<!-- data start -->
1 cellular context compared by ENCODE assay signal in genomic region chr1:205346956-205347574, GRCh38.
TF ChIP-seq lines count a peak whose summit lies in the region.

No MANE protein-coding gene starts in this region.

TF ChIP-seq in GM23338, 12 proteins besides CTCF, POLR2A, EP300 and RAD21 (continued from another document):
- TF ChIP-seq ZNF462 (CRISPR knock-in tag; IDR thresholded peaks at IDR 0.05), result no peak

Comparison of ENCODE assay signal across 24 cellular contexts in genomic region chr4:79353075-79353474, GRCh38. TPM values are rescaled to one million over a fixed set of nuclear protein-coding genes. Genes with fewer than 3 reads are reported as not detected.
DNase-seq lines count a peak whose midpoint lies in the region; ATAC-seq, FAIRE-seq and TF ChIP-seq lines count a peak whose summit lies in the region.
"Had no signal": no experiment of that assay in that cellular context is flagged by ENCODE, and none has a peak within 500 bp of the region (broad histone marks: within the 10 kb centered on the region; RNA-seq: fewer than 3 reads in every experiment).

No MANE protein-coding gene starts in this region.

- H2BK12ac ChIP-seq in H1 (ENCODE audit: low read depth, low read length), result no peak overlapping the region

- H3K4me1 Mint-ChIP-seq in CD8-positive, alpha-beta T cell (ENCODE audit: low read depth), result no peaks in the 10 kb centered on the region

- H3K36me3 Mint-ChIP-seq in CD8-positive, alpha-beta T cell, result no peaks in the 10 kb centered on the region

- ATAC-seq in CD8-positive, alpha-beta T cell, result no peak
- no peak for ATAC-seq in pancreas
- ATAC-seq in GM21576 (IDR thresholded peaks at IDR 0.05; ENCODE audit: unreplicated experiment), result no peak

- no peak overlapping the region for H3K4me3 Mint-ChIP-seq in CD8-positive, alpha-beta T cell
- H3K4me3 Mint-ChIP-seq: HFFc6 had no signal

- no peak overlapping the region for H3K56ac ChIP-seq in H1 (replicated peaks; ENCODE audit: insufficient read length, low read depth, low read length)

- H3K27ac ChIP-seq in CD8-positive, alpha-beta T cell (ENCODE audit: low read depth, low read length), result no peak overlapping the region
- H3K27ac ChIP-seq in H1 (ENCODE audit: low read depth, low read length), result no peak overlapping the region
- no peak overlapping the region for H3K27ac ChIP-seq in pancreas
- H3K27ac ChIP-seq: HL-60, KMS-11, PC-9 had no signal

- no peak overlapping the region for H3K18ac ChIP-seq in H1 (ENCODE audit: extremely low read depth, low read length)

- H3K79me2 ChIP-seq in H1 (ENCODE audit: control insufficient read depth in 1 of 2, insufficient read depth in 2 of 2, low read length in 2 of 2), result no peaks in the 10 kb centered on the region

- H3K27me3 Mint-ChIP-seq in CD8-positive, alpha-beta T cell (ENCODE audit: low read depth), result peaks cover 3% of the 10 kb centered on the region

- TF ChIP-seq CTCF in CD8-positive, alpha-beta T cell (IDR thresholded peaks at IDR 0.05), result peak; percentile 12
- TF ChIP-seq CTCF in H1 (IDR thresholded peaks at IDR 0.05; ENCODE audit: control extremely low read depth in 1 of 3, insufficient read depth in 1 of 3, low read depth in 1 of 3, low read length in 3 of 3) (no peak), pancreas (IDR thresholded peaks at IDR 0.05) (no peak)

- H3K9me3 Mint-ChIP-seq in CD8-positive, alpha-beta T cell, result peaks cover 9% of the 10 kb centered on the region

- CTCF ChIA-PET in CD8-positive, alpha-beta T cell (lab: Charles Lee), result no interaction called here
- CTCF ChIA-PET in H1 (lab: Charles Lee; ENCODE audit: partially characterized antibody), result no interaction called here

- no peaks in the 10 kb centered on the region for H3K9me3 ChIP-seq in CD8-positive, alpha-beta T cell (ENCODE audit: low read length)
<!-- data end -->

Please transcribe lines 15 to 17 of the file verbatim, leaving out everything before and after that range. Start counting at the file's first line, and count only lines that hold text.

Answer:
- ATAC-seq in GM21576 (IDR thresholded peaks at IDR 0.05; ENCODE audit: unreplicated experiment), result no peak

- no peak overlapping the region for H3K4me3 Mint-ChIP-seq in CD8-positive, alpha-beta T cell
- H3K4me3 Mint-ChIP-seq: HFFc6 had no signal